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In a murine model of antibiotic-refractory
Lyme arthritis, the numbers of Treg cells are dramatically reduced. The aim of this study was to examine Treg cell numbers and function in patients with antibiotic-refractory
CD4+ T cell subsets were enumerated in the peripheral blood (PB) and synovial fluid (SF) of 12 patients with antibiotic-refractory arthritis and 6 patients with antibiotic-responsive arthritis. Treg cell function was examined using Borrelia-specific and nonspecific Treg cell proliferation assays.
In both patient groups, interferon-gamma-positive Th1 cells in SF were abundant and enriched (approximately 50% of CD4+ T cells). In patients with antibiotic-refractory arthritis, the median percentages of FoxP3-positive Treg cells were significantly higher in SF than in PB (12% versus 6%; P = 0.03) or in SF from patients with antibiotic-responsive arthritis (12% versus 5%; P = 0.04). Moreover, in the antibiotic-refractory group, a higher percentage of Treg cells in SF correlated with a shorter duration until resolution of arthritis (r = -0.74, P = 0.006). In contrast, patients with fewer Treg cells had suboptimal responses to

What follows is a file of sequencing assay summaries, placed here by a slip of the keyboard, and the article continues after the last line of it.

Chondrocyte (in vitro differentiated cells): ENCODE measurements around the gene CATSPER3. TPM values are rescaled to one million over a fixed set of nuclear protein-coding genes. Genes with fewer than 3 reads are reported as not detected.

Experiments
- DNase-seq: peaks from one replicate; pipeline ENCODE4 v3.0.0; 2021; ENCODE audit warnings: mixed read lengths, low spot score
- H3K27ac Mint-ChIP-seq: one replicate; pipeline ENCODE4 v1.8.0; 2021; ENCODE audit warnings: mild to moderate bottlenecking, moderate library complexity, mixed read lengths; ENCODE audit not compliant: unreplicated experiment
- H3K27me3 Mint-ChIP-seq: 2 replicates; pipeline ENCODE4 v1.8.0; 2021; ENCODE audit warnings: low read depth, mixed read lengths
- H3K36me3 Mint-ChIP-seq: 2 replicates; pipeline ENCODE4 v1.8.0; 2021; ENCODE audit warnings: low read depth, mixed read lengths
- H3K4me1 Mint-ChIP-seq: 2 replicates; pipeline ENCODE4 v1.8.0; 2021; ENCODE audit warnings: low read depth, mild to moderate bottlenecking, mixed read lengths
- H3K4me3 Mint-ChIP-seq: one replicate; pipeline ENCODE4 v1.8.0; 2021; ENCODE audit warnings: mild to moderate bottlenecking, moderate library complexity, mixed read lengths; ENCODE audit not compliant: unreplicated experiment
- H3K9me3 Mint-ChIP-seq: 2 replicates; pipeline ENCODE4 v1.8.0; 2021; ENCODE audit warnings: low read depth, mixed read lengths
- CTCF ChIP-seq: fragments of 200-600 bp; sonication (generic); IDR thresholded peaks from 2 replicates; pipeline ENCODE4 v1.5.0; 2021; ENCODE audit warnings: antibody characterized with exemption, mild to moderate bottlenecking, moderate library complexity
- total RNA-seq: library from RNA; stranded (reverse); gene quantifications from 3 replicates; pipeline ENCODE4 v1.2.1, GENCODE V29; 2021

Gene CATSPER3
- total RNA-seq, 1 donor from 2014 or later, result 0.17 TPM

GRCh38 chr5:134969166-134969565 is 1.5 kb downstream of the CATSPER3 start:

disease-modifying antirheumatic drugs and a longer duration of arthritis after antibiotic treatment, and they often required synovectomies for arthritis resolution. In each group, Treg cells in SF dampened Borrelia burgdorferi-specific proliferative responses, and in 2 patients with antibiotic-refractory arthritis, Treg cells were functional in nonspecific suppression assays.
Treg cells were functional in patients with antibiotic-refractory arthritis, and in some patients, higher numbers of these cells in SF appeared to participate in arthritis resolution. However, as in the murine model, patients with antibiotic-refractory arthritis and lower numbers of Treg cells seemed unable to achieve resolution of synovial inflammation.